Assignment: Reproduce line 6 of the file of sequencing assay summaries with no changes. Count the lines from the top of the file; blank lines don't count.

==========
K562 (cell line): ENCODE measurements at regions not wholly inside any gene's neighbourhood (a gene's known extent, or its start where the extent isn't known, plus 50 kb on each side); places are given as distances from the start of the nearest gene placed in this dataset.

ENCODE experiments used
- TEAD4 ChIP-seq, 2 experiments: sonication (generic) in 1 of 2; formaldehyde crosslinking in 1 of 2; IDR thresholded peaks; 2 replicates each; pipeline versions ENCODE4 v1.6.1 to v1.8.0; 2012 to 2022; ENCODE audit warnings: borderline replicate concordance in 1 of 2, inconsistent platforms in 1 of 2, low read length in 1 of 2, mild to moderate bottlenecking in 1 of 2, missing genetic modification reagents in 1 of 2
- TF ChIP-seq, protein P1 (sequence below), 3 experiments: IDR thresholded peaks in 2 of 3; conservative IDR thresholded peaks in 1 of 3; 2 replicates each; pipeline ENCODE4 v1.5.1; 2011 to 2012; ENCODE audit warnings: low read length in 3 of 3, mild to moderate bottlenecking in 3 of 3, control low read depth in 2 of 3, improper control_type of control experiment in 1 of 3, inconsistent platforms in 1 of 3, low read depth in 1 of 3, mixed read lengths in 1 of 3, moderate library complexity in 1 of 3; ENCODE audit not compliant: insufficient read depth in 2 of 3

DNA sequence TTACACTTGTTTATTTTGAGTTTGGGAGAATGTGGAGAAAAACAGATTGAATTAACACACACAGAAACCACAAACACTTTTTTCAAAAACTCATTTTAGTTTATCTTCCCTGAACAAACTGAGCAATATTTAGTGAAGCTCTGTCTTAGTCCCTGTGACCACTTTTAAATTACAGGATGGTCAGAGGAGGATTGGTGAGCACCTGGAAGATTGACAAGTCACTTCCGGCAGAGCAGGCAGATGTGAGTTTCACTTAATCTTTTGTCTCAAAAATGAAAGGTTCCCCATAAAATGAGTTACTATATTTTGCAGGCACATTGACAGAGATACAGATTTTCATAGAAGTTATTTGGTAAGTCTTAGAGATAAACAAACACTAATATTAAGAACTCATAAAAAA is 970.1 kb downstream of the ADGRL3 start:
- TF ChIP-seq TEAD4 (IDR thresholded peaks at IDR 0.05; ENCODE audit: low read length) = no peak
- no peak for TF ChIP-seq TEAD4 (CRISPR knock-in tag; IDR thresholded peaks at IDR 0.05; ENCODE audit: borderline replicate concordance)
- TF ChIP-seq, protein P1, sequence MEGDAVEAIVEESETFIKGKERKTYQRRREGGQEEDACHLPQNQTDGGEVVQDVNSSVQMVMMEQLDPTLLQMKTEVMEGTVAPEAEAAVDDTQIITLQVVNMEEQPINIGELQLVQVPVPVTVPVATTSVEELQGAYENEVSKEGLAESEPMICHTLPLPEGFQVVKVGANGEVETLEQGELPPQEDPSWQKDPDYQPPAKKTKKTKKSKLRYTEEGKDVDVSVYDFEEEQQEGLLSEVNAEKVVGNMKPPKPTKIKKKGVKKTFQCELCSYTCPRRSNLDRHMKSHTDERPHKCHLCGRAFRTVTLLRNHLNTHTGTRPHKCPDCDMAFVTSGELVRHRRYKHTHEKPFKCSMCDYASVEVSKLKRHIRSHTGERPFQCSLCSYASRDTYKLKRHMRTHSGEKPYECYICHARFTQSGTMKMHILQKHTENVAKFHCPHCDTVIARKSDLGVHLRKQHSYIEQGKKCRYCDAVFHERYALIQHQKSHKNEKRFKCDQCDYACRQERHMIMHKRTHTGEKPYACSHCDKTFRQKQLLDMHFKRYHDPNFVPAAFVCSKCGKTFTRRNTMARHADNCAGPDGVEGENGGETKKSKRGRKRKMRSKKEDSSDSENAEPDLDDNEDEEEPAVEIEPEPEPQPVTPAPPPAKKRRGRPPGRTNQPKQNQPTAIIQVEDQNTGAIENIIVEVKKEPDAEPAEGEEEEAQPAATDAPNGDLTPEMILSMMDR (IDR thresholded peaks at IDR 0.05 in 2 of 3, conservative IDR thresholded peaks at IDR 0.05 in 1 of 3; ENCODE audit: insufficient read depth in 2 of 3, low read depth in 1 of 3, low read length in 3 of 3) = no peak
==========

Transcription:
- TF ChIP-seq TEAD4 (IDR thresholded peaks at IDR 0.05; ENCODE audit: low read length) = no peak